So, it might not come as a shock that after this past year Colorado Parks and Wildlife reported a 30 percent increase in visitations through Nov. 2020, as noted by the Denver Post; a staggering number considering that just one year prior, the Outdoor Foundation reported that nearly half of the U.S. population did not participate in outdoor recreation.The Roaring Fork Valley (RFV) is no outlier to this outdoor participation trend, and with more travel and a dangerous snowpack this season, the risks are intensified. Fortunately, outdoor leaders in the RFV have noticed that recreationists are taking risk management – the ability to independently assess the risks of an activity – seriously.Outdoor experts agree, risk management is key — https://www.soprissun.com/2021/01/07/outdoor-experts-agree-risk-management-is-key/
Of more than 245 million injuries reported in the study period, 130,797 involved powered-scooter accidents, accounting for 5.3 per 10,000 U.S. emergency department injuries. There were 3,075 e-bike injuries, or 0.13 per 10,000. In addition, about 9.4 million pedal bicycle injuries accounted for 385.4 per 10,000 of all emergency department injuries.
I live a short distance from one of the three major universities in Oklahoma. I’ve learned to drive defensively especially when classes are over and the streets are teeming with students. The other day in a residential 25 MPH area adjacent to campus the car in front of me suddenly hit her brakes.
Student on an e-bike ran a stop sign. She was not wearing a helmet nor did she look in either direction prior to placing herself directly in the path of a moving car.
QuickStats: Death Rates for Motor Vehicle Traffic Injury, by Age Group — National Vital Statistics System, United States, 2015 and 2017. MMWR Morb Mortal Wkly Rep 2019;68:167. DOI: http://dx.doi.org/10.15585/mmwr.mm6806a8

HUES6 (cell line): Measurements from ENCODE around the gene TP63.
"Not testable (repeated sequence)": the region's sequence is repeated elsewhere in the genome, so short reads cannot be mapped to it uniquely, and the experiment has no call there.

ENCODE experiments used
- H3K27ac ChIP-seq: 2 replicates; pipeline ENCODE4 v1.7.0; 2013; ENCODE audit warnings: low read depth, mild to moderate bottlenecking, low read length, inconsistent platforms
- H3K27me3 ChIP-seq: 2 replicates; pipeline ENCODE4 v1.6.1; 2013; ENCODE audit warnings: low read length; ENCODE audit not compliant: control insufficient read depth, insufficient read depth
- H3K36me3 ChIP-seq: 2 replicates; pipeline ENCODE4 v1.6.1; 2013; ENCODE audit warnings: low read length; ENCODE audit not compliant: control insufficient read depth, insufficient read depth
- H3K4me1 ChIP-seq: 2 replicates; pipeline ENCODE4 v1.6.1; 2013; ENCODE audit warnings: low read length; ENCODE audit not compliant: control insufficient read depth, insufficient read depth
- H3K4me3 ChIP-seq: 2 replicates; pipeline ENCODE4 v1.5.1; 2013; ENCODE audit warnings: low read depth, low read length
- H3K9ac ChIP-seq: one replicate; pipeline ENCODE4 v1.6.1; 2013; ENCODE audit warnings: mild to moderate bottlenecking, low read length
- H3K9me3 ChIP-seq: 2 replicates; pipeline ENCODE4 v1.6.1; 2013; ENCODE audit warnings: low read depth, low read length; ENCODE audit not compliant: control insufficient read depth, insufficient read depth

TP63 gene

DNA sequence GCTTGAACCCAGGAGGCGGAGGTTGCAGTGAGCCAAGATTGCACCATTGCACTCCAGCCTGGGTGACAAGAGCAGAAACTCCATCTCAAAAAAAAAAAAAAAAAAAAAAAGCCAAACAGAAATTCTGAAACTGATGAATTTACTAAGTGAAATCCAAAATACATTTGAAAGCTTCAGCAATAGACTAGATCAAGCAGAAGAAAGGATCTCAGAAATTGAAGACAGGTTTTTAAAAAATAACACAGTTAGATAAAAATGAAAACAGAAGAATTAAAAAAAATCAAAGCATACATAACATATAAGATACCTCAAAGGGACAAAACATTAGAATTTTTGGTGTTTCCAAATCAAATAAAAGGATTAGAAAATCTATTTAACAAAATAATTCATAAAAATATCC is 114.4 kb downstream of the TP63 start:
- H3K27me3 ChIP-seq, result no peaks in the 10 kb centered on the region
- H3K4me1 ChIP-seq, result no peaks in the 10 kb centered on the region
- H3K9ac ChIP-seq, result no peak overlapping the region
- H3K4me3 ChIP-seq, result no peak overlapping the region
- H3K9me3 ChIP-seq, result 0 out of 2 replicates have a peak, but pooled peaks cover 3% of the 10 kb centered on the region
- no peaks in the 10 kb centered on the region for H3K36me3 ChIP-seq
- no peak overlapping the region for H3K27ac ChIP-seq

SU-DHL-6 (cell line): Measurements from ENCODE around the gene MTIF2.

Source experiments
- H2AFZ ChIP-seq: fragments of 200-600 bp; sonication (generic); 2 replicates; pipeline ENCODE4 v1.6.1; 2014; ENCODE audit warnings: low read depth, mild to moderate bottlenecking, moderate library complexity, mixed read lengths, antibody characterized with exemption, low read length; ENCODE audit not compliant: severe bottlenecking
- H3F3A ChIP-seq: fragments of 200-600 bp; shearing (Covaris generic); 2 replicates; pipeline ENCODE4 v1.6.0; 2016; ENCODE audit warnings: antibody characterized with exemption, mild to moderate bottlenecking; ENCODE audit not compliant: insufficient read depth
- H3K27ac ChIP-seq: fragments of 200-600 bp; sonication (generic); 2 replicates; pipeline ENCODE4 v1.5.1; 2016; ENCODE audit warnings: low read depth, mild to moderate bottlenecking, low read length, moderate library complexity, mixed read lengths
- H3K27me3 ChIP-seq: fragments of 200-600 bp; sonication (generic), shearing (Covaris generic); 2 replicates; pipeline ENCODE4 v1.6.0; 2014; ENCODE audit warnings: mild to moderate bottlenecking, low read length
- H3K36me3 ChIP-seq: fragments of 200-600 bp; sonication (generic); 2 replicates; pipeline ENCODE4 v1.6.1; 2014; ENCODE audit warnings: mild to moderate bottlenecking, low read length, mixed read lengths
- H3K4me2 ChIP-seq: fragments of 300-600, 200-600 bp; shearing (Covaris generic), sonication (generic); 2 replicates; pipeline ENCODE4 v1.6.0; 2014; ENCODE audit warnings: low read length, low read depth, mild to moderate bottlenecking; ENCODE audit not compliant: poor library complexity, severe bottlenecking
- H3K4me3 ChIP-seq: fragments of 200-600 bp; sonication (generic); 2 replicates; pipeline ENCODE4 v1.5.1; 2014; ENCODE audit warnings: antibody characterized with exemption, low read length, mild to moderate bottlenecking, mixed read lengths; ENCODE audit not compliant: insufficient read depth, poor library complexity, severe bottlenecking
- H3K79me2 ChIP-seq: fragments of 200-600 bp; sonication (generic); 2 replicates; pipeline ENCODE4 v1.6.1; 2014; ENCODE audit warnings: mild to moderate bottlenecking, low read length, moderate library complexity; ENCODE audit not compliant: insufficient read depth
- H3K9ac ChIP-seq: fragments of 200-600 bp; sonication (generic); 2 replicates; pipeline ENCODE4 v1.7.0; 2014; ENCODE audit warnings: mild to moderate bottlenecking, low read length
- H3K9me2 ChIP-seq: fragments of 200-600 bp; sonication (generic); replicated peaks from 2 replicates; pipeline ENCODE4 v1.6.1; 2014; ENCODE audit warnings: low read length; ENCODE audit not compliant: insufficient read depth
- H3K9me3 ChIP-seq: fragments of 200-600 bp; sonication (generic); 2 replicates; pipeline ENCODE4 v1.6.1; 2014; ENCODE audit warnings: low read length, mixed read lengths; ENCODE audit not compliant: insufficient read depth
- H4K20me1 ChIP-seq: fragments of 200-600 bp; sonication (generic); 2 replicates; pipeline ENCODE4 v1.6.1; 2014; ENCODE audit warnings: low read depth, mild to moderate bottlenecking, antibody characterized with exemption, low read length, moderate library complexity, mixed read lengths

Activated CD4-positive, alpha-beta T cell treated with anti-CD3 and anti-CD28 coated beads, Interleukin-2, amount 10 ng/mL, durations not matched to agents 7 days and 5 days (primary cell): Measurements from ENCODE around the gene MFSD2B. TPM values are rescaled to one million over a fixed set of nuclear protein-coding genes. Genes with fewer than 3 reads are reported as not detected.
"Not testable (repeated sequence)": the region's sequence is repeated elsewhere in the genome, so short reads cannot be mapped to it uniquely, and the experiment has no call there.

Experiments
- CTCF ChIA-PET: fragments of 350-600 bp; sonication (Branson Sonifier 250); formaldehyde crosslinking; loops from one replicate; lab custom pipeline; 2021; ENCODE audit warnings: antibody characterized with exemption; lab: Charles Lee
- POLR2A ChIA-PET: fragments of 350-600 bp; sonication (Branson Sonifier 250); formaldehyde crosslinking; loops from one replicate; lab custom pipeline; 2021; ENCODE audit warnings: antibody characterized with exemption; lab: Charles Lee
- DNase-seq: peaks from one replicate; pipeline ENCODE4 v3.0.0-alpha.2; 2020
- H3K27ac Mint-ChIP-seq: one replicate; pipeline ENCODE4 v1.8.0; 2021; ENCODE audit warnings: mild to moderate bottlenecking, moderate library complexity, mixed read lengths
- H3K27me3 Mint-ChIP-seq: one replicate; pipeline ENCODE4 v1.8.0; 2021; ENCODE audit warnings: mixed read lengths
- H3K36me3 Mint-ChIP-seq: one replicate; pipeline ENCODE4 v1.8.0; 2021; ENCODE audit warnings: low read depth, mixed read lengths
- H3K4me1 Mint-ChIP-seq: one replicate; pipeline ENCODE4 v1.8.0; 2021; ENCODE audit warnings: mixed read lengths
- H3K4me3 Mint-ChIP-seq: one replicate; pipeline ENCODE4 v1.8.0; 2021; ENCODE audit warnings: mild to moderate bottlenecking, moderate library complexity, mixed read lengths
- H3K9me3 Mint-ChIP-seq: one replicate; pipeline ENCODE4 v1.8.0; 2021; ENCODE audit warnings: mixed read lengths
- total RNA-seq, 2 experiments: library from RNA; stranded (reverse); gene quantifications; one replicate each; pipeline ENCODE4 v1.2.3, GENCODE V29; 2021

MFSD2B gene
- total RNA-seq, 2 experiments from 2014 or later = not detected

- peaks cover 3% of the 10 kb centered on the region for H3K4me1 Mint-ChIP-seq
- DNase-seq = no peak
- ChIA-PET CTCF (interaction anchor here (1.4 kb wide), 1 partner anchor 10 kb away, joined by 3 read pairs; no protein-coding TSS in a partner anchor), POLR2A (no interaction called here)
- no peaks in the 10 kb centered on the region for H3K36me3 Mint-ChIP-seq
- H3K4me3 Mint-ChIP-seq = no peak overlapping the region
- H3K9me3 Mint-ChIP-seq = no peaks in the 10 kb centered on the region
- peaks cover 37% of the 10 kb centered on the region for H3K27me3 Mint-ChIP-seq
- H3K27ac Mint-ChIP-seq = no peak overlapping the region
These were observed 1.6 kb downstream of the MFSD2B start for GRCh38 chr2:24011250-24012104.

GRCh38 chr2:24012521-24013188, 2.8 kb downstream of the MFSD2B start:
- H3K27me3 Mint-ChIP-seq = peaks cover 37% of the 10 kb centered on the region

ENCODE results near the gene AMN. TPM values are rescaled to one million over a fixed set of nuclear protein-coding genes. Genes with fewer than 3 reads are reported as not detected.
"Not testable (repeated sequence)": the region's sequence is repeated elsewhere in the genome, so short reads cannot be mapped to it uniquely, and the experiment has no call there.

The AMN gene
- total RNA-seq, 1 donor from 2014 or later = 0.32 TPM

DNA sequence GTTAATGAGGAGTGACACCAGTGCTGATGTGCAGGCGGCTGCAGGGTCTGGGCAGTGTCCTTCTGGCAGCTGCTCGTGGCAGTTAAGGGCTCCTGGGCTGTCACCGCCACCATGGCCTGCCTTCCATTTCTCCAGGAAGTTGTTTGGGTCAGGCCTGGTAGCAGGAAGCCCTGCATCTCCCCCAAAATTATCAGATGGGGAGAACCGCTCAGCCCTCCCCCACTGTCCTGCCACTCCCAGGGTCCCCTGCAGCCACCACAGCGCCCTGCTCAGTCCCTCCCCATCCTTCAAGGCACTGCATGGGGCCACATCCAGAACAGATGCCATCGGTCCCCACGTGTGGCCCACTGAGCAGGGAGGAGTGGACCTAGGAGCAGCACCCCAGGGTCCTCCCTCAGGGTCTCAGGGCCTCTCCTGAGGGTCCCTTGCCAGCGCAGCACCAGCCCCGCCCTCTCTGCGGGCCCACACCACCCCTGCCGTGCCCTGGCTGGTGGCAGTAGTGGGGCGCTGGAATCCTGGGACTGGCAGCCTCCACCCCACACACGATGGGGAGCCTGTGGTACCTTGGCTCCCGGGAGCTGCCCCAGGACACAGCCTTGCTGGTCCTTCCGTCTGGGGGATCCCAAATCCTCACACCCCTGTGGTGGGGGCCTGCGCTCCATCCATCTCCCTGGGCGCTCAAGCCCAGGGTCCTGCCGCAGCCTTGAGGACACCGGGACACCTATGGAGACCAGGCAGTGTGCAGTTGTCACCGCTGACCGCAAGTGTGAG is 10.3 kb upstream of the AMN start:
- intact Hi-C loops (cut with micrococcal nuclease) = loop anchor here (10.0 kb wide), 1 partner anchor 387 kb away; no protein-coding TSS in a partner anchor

Underwriters! What age group should we be concerned about?
AUSTIN, Texas — University of Texas star baseball shortstop David Hamilton hit a pothole riding an electric scooter, tearing his Achilles tendon and requiring surgery. He’ll miss the season. Cristal Glangchai, the CEO for a nonprofit, hit a rock riding her scooter, landing her on the pavement just blocks from home. “I lost control and…
Death by scooter? Yes, we have our first fatality.
The leading cause of death while taking selfies is drowning, followed by transportation (trains and cars), and then falling from high places.
What a fun article.
Here’s the Wikipedia webpage that maintains a list of selfie deaths.
Not just for the young.
A 68-year-old Belgian woman was visiting the El Tatio geyser field located within the Andes Mountains of northern Chile. While attempting to take a selfie in front of an active geyser she stepped backwards and fell into the scalding hot water. Her husband pulled her out, but she died in hospital days later from burns over 85 percent of her body.
From October 2011 to November 2017, there have been 259 deaths while clicking selfies in 137 incidents. The mean age was 22.94 years. About 72.5% of the total deaths occurred in males and 27.5% in females. The highest number of incidents and selfie-deaths has been reported in India followed by Russia, United States, and Pakistan. Drowning, transport, and fall form the topmost reasons for deaths caused by selfies. We also classified reasons for deaths due to selfie as risky behavior or non-risky behavior. Risky behavior caused more deaths and incidents due to selfies than non-risky behavior. The number of deaths in females is less due to risky behavior than non-risky behavior while it is approximately three times in males.
“No selfie zones” areas should be declared across tourist areas especially places such as water bodies, mountain peaks, and over tall buildings to decrease the incidence of selfie-related deaths.
Read the study here.
No selfie zones? Seriously?
According to the child accident prevention organisation Kidsafe, preventable injury is the leading cause of death and disability of children under five in Australia, and paediatric trauma as a disease is more deadly than asthma, cancer and infectious diseases combined. While the incidence is decreasing, around 150 children still die of preventable injury in Australia each year, the majority in or around the home. Common mechanisms include drowning, choking and driveway motor vehicle accidents. “Forgotten Baby Syndome”, where children are left in cars for prolongued periods due to parental forgetfulness, has also led to numerous deaths both in Australia and overseas.
Read the entire post here.